Sacramentum Caritatis: Politicians and the Eucharist

Sacramentum Caritatis: Politicians and the Eucharist

In article 83 of Sacramentum Caritatis the Holy Father addresses the concept of “Eucharistic consistency,” meaning that we are to live our lives outside of Mass consistently with the values we profess in it. Our public lives must reflect our inner lives. He says that politicians and public leaders have an especial duty in this regard.

Here it is important to consider what the Synod Fathers described as eucharistic consistency, a quality which our lives are objectively called to embody. Worship pleasing to God can never be a purely private matter, without consequences for our relationships with others: it demands a public witness to our faith. Evidently, this is true for all the baptized, yet it is especially incumbent upon those who, by virtue of their social or political position, must make decisions regarding fundamental values, such as respect for human life, its defence from conception to natural death, the family built upon marriage between a man and a woman, the freedom to educate one’s children and the promotion of the common good in all its forms (230). These values are not negotiable. Consequently, Catholic politicians and legislators, conscious of their grave responsibility before society, must feel particularly bound, on the basis of a properly formed conscience, to introduce and support laws inspired by values grounded in human nature (231). There is an objective connection here with the Eucharist (cf. 1 Cor 11:27-29). Bishops are bound to reaffirm constantly these values as part of their responsibility to the flock entrusted to them (232).

What are we to conclude, especially when we consider previous guidance from canon law and its interpretation by the Pontifical Council for Legislative Texts? Let’s look at the scriptural reference of 1 Cor. 11:27-29:

Therefore whoever eats the bread or drinks the cup of the Lord unworthily will have to answer for the body and blood of the Lord. A person should examine himself, and so eat the bread and drink the cup. For anyone who eats and drinks without discerning the body, eats and drinks judgment on himself.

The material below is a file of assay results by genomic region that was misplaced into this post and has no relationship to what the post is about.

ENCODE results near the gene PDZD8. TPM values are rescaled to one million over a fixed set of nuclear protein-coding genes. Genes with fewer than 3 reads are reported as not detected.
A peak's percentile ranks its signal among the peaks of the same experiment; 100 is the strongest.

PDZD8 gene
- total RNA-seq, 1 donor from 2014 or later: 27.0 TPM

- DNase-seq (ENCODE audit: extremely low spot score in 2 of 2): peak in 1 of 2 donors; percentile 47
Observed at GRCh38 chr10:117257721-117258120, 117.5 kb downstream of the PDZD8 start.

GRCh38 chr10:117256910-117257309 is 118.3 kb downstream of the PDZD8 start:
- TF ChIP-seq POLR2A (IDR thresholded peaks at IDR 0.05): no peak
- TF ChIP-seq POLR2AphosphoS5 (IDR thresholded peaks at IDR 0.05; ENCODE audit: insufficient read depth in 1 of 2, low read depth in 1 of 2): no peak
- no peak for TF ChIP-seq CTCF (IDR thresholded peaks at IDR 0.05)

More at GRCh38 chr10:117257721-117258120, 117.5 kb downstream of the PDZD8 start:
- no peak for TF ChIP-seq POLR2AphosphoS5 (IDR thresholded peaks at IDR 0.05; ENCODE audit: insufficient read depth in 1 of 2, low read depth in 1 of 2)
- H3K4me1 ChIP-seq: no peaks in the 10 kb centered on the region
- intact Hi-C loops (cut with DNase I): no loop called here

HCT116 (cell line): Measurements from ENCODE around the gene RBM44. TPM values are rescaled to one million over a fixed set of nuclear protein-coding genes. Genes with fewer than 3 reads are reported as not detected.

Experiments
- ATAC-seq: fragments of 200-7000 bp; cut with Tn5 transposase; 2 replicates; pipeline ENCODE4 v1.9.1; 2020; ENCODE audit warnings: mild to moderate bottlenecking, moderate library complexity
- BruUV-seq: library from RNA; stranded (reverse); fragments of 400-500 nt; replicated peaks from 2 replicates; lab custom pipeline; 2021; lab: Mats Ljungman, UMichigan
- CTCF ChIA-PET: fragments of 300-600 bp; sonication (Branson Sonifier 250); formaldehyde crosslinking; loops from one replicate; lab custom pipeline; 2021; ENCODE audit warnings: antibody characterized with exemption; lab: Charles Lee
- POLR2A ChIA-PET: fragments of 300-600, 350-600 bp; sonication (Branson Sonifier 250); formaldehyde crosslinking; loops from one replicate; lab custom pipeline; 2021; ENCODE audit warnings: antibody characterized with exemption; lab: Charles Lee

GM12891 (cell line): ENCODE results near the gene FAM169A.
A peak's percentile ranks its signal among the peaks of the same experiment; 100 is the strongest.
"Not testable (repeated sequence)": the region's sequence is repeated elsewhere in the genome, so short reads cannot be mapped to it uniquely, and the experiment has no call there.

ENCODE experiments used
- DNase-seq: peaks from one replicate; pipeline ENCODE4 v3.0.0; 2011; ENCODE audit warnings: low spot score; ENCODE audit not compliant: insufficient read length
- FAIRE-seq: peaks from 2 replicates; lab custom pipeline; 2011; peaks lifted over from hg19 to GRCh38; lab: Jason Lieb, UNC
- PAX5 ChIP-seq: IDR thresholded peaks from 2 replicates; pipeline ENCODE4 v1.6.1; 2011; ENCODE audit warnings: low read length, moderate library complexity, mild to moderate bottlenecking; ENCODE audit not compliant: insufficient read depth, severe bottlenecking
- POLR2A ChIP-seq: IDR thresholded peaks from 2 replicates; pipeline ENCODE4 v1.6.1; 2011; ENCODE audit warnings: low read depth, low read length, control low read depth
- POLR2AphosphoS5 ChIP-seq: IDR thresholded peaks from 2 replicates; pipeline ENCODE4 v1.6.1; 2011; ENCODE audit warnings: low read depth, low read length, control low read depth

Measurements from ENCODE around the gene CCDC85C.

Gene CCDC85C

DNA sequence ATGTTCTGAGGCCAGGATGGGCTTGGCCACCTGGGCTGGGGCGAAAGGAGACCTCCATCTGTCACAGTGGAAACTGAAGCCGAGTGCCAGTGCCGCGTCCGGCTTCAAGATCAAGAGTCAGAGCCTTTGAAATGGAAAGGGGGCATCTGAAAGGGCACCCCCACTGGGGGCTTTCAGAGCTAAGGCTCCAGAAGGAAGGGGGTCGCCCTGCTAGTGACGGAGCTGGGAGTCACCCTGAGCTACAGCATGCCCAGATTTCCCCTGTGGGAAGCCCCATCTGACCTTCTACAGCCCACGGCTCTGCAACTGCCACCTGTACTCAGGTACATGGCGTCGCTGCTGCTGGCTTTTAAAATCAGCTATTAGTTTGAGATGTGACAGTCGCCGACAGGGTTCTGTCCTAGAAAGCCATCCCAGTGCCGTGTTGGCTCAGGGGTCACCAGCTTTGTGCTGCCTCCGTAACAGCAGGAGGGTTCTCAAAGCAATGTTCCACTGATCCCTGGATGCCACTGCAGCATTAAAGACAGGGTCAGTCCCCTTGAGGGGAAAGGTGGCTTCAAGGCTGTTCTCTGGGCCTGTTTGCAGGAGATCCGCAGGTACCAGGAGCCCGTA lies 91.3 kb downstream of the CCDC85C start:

So what is the objective connection we’re supposed to make? That if Catholic politicians and legislators violate the binding duty to support laws that respect the natural law and the dignity of the human person, they are in danger of receiving Communion unworthily. Hence the provisions of Canon 915 are in effect:

“Those who are excommunicated or interdicted after the imposition or declaration of the penalty and others who obstinately persist in manifest grave sin are not to be admitted to Holy Communion.”

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  • What is the point of this?  Don’t all the politicians already know that they can be, or could be, or should be denied communion for supporting various causes that are contrary to church teaching?

    I think it would be more effective for the vatican to either (A) force its priests to so deny communion or (B) engage the politicians in a real dialogue with the ultimate goal that they will either tow the church line or get out.

    Reminding us that they can punish us is so weak.

  • Will Cardinal McCarrick be in charge of implementing this section of the document here in the U.S. ?

  • Nice to see this re-iterated for the 6715th or so time by the Magisterium in recent times! We need to brace ourselves once again for the sophism of “…cast the first stone” Yadda. yadda.

    Nos. 62 and 83 may be a legitimate focus for many. The MSM will surely also focus on these numbers. (To the extent they can.)However, we as Catholics need to also be able to explain why Christ desires so much to be received by us in his Sacred Divinity and Sacred Humanity.

  • “So what is the objective connection we’re supposed to make?”

    Why is the Holy Father effectively asking us to do the work of making the connection in the first place??!!

    It’s not that I’m lazy; it’s that our sleazy politicians, pundits, and sadly, some Bishops and other clergy, have a way of interpreting any lack of forthrightness in favor of continuing to defend our Lord’s reception in the Eucharist by public supporters of practices that gravely offend Him.

    The Pope surely knows this, and so I remain mystified.  It’s much like the garble out of Rome concerning the acceptance of homosexuals to seminary.

  • What annoyed me the most was the PURPOSEFUL MISTRANSLATION of the word “Obligantur”.  This was a major, and purposeful error.:

    “Vinculum haec sententia habet verum cum Eucharistia (cfr 1 Cor 1,27-29). Obligantur Episcopi ut sine intermissione haec iterent praecepta; eorum pars enim est muneris erga sibi creditum gregem.(232)”

    There is an objective connection here with the Eucharist (cf. 1 Cor 11:27-29). Bishops are bound to reaffirm constantly these values as part of their responsibility to the flock entrusted to them (232).